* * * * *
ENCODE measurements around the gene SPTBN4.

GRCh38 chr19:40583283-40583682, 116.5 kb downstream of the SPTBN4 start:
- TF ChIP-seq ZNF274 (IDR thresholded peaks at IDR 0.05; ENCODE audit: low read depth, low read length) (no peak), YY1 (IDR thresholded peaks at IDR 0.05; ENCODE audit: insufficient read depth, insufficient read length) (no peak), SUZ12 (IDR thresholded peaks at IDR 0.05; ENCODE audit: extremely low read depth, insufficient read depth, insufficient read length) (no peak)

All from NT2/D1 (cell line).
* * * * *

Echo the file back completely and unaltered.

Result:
ENCODE measurements around the gene SPTBN4.

GRCh38 chr19:40583283-40583682, 116.5 kb downstream of the SPTBN4 start:
- TF ChIP-seq ZNF274 (IDR thresholded peaks at IDR 0.05; ENCODE audit: low read depth, low read length) (no peak), YY1 (IDR thresholded peaks at IDR 0.05; ENCODE audit: insufficient read depth, insufficient read length) (no peak), SUZ12 (IDR thresholded peaks at IDR 0.05; ENCODE audit: extremely low read depth, insufficient read depth, insufficient read length) (no peak)

All from NT2/D1 (cell line).